Former British foreign secretary Jack Straw intimated on Saturday that his dismissal was connected to a briefing he gave to a group of journalists in Riyadh.
Speaking at Middle East Monitor’s conference in London yesterday, Straw said:
I am unhappy about our boycotting of Hamas. I talked off the record to some journalists in Riyadh in early 2006 and said we ought to be talking to Hamas.
He added that “some people say I was removed from the post of foreign secretary” because of these comments, hinting at the reason behind his sacking in 2006.
Media reports in August of that year said there was evidence he was removed from his post at the request of the US administration of George W Bush, though the reason was not clear at the time.
It is important to push for negotiations when dealing with international crises, Straw added on Saturday at the conference on Saudi Arabia hosted by Middle East Monitor, citing the boycott of Hamas by foreign governments as a failure in this respect.
Blair says Hamas boycott was wrong
Last month, former prime minister Tony Blair was cited in the Guardian as saying for the first time that he and other world leaders were wrong to yield to Israeli pressure to impose an immediate boycott of Hamas after the Islamic faction won Palestinian elections in 2006.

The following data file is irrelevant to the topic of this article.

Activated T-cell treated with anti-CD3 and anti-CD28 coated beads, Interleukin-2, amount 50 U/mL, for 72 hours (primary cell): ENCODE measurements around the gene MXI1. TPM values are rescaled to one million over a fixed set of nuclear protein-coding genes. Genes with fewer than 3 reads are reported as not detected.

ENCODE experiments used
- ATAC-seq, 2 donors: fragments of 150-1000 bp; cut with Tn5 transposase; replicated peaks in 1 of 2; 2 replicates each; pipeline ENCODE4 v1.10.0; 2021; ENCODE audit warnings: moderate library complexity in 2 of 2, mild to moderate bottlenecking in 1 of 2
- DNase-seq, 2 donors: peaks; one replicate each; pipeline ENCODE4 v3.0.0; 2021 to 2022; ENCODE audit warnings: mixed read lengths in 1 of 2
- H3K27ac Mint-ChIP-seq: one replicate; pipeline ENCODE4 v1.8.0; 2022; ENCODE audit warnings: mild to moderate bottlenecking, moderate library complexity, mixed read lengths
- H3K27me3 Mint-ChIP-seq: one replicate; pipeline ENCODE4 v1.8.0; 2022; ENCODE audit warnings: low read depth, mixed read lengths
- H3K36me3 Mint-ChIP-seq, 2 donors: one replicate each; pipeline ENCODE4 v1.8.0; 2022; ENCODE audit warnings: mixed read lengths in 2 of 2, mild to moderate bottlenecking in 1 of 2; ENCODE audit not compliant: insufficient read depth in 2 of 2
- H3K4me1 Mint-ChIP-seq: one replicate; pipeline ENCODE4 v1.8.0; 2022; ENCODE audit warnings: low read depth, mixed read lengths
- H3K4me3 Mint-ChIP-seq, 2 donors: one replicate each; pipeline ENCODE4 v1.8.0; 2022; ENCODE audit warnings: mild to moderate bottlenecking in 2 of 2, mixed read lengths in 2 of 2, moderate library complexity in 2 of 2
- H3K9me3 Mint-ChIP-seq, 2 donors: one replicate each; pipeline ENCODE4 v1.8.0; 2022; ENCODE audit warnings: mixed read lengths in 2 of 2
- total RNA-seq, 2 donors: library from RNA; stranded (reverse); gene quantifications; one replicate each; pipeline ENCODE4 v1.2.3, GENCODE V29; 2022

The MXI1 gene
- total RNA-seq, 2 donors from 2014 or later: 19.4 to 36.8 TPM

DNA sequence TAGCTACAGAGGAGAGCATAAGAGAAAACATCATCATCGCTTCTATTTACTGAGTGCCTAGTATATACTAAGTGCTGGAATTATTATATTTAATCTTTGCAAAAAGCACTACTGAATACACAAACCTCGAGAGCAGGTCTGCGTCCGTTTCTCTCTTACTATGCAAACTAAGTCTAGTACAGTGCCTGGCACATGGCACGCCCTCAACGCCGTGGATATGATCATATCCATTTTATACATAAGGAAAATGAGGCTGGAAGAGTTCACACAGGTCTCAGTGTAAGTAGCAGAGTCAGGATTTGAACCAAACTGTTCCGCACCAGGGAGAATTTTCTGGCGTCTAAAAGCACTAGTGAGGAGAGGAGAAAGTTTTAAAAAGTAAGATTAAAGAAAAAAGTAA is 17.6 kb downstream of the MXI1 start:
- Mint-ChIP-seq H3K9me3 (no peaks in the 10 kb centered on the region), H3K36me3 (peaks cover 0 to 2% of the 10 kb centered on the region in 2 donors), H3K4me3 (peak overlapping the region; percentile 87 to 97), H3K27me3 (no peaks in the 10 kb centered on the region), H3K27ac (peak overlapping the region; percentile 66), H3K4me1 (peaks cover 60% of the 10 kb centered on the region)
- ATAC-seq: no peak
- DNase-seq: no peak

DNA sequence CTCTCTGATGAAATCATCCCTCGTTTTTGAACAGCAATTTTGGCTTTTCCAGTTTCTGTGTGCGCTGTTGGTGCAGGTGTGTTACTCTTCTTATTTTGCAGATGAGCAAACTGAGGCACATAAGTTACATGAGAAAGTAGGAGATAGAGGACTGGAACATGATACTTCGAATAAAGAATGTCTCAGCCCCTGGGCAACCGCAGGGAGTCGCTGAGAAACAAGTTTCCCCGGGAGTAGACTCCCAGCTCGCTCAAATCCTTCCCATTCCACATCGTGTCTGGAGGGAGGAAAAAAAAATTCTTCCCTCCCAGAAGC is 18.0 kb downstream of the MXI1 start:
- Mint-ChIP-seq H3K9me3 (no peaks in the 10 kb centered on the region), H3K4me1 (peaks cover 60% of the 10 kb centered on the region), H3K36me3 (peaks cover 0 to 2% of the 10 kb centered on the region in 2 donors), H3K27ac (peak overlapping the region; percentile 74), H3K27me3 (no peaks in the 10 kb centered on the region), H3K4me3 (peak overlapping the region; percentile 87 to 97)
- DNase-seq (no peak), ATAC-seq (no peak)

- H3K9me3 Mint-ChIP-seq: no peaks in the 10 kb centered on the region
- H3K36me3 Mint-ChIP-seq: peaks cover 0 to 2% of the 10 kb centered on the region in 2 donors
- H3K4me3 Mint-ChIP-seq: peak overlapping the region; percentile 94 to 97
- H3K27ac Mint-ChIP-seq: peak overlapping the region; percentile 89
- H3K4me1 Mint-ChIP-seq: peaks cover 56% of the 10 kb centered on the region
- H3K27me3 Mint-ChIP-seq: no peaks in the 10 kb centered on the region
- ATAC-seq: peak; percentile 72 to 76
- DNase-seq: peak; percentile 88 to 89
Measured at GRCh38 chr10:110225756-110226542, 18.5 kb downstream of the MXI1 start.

As prime minister at the time, Blair offered strong support for the decision – driven by the George W Bush White House – to halt aid and cut off relations with the newly elected Hamas-led Palestinian Authority unless it agreed to recognise Israel, renounce violence and abide by previous agreements between its Fatah predecessors and Israel, the Guardian said.
The ultimatum was rejected by Hamas. The elections were judged free and fair by international monitors.
Blair now says the international community should have tried to “pull Hamas into a dialogue”, according to the Guardian.
Blair’s conversion came after a series of meetings with Khaled Meshaal, former political director of Hamas, in Doha over the last two years.
Hamas recently changed its charter, recognising the PLO as the national framework for the Palestinian people and accepting the borders of 4 June 1967 for a Palestinian state.
The boycott and Israel’s economic blockade of Gaza, which began in 2007, are still in force.